She Navigates the High Seas
People often ask Stacey Sutherland where the captain of her 65-foot Sea Ray is when she pulls up to an unfamiliar dock.
“Well, you’re looking at her,” she responds with a laugh. “For me it’s such an ego thing. It’s like, ‘Wow, I’m able to do this, I can’t believe I’m able to do this.’”
The Florida native has always been the captain of the larger boats that she and her husband John, longtime MarineMax customers, have owned. She grew up not only running her parents’ boats, she also learned how to drive bulldozers at her dad’s golf course construction company at age 12.
As a result, John prefers to let her take the helm, saying, “There can only be one captain.” “He works hard all week long, and on the weekend he wants to be driven around,” Stacey says.
That suits Stacey just fine — being the captain not only allows her to take her family on vacation, it also gives her the opportunity to take her girlfriends out for getaways as part of a group they call the Pink Pirates.
Stacey and John, along with their 16- and 19-year-old sons, have moved up through the Sea Ray line as part of the MarineMax family. All their saltwater boats have been named 3XS-A-Charm in honor of Stacey and John finding each other after two divorces each.
They started out with a 28-footer Sea Ray Sundancer in 2004. It seemed to have enough room when the kids were smaller, but as they grew, so did their boats, and the family graduated to a 34-foot Sundancer, then to a 44-foot sedan bridge.
On that boat’s maiden voyage, the family went to Captiva Island in southwest Florida, located just offshore in the Gulf of Mexico. On the way there were two 80-foot yachts flanking an area Stacey had to pull into. “The crew saw me coming and promptly ran to the deck and tossed over their fenders,” she recalls. “I was appalled! Not only because they thought I might be a bad driver, but that their decks stood higher than my bridge.”
She loved the boat, and drove it for seven years. During that time, John bought a 24-foot Everglades, and together they navigated both boats up and down the West Coast of Florida, taking weekend family trips. “Then, one day, we realized, you can only take one other couple comfortably, and our kids had outgrown the twin beds,” Stacey says.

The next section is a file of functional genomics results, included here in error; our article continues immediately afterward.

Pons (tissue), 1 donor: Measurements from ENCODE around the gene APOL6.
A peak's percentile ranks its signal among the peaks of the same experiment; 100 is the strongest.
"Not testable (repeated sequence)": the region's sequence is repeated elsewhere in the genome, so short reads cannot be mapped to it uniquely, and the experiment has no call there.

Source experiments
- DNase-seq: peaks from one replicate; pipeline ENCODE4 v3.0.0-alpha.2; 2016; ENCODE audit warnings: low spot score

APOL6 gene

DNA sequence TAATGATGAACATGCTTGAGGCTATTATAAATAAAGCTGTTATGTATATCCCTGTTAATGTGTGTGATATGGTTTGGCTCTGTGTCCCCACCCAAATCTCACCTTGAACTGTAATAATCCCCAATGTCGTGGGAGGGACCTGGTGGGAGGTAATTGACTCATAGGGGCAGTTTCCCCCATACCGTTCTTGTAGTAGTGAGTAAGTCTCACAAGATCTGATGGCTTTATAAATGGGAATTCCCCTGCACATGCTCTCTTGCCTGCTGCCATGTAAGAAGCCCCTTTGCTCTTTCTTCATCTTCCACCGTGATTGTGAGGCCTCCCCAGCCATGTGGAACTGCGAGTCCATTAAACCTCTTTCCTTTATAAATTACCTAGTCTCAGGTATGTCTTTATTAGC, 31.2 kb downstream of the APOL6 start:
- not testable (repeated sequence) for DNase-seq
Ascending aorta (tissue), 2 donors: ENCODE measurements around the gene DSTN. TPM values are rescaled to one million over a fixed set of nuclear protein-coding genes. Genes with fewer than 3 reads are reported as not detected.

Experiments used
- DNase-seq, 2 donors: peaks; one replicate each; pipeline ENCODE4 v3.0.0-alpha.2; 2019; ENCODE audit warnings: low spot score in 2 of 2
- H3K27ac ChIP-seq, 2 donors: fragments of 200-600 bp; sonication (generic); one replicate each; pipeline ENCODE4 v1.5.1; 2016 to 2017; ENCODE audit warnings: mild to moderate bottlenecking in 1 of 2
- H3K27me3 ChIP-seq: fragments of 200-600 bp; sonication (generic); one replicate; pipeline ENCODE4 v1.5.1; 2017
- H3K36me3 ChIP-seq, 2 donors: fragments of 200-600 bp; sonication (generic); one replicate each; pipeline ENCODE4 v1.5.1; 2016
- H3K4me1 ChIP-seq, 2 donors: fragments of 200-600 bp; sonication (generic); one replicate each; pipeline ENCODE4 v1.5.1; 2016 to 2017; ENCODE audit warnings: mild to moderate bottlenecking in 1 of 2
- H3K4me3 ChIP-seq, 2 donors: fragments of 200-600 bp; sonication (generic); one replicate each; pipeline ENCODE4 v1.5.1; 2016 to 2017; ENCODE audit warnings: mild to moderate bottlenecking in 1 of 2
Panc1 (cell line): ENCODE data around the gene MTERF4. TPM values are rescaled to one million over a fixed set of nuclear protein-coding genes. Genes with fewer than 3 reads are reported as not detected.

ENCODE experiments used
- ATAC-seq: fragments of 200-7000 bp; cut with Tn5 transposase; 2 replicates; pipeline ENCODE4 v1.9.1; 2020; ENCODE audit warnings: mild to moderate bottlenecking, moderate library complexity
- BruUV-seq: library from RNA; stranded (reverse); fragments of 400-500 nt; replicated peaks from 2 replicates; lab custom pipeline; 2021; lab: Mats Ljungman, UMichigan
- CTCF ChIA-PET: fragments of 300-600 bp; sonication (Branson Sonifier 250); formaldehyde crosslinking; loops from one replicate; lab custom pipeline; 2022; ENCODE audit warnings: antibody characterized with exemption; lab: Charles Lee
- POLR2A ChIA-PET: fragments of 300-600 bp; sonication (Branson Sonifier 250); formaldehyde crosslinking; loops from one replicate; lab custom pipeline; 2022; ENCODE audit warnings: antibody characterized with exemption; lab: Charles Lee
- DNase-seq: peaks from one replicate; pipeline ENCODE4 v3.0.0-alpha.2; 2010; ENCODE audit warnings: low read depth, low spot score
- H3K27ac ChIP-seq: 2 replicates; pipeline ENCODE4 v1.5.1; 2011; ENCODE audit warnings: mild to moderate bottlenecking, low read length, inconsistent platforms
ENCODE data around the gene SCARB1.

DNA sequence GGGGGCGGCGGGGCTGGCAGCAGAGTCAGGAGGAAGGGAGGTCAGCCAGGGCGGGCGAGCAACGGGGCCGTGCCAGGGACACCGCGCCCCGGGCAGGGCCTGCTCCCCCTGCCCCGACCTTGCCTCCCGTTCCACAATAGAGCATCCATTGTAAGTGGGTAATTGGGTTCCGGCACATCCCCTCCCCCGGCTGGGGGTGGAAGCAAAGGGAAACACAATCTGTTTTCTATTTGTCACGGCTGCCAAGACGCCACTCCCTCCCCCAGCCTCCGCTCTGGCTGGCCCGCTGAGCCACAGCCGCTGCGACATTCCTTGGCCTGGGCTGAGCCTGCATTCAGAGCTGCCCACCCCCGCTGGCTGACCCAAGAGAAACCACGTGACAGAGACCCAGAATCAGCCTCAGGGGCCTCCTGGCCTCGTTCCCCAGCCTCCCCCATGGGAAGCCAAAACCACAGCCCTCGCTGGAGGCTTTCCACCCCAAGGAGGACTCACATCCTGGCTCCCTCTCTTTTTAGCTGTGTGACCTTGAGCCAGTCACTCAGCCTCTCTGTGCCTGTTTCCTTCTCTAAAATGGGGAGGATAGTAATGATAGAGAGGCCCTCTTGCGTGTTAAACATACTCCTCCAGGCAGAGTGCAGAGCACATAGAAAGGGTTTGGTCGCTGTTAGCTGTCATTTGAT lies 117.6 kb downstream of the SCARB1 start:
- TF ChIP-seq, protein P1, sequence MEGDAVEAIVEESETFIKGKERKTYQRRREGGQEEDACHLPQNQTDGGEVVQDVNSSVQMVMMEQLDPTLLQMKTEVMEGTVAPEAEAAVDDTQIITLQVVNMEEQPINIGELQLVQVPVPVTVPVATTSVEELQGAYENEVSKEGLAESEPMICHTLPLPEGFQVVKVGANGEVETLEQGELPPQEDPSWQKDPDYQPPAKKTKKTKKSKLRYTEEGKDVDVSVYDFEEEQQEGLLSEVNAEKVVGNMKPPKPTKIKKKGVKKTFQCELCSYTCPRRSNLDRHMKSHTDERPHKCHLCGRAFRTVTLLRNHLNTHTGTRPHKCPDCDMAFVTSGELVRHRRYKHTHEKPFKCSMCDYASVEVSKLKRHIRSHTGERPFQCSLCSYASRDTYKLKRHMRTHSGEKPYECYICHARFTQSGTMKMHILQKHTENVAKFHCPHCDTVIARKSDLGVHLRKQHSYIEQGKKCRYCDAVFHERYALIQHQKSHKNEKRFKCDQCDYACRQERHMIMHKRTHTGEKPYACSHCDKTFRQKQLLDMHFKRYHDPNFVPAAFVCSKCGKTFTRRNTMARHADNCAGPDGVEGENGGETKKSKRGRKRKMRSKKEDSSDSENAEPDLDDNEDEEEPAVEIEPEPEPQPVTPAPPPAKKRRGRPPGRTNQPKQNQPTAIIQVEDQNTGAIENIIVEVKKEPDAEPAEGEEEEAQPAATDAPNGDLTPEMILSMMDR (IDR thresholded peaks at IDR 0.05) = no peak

Again they returned to MarineMax Clearwater’s sales consultant, Gary Reinhardt — who Stacey says understands her husband’s personality inside and out — and wound up with a Sea Ray 510 Fly. They’d only had the 51-foot Sea Ray for a year when John got a bad infection in his leg that required him to spend two weeks in the hospital.
“When he came out of the hospital, he was a changed person,” Stacey said, recounting a day they were at the MarineMax Clearwater dealership having service work done on the 510 and John disappeared to check out the L650 Fly. “He told me, ‘Stacey, I don’t want to drive the Everglades beside you anymore. I want to ride on your yacht and this looks like the one I want to ride on,’” she said.
When John surprised Stacey with the L650 Fly as a Christmas and birthday present in December, she hesitated because it was larger than anything she’d driven before. But she took it for a spin, parked it on a dime and fell in love. On the swim platform, they store a 13-foot Boston Whaler Sport to use as a tender.
Having grown up with boats, and grown with her husband through the Sea Ray line of boats, Stacey is comfortable taking off for a weekend with the Pink Pirates. “There’s lots of space, and I’m taking advantage of it already,” she says.
She was planning a trip to Captiva with her nieces, nephews and sister to celebrate her nephew’s high school graduation. “We’ve had bachelorette parties, birthday parties — we make up reasons to go,” Stacey says. “John is always in golf tournaments, so I take care of the wives.”
Or, he will invite friends over to play poker into the wee hours — “and we’ve got to get away,” Stacey says. “So we all go boating. The guys will ask him, ‘When are we going on the boat?’ and he’ll say, ‘There’s only one captain, and she’s a she.’ They’ll tell him to hire a captain, but nobody’s driving my boat!”
Like any experienced captain, she has run into some situations on the water. Once she took the Pink Pirates to Useppa Island, and on the way home she hit fog like she’d never seen in 30 years of boating. “You couldn’t see 50 yards in front of you, so I had to rely on the radar,” she says.
On the way home from another trip to Key West, she navigated through a windstorm. “I had 10- or 12-foot seas cracking over the edge of my boat,” she says. After passing through the weather, only about a half hour from home, she threw a rod in one of the engines. “If that had happened in those rough seas, I don’t know what I’d have done,” Stacey says.
But she has learned from those situations. “There’ve been a few things that have taught me: pay attention to the weather, and talk to people at the docks,” she says.
Now, she is inspiring women in her circle of friends as a result of those trips. “I have a girlfriend who bought a boat, and she’s the captain,” Stacey says. “When she’s on our boat, she’s my first mate, and when I’m on her boat, I’m the first mate. We even have hats.”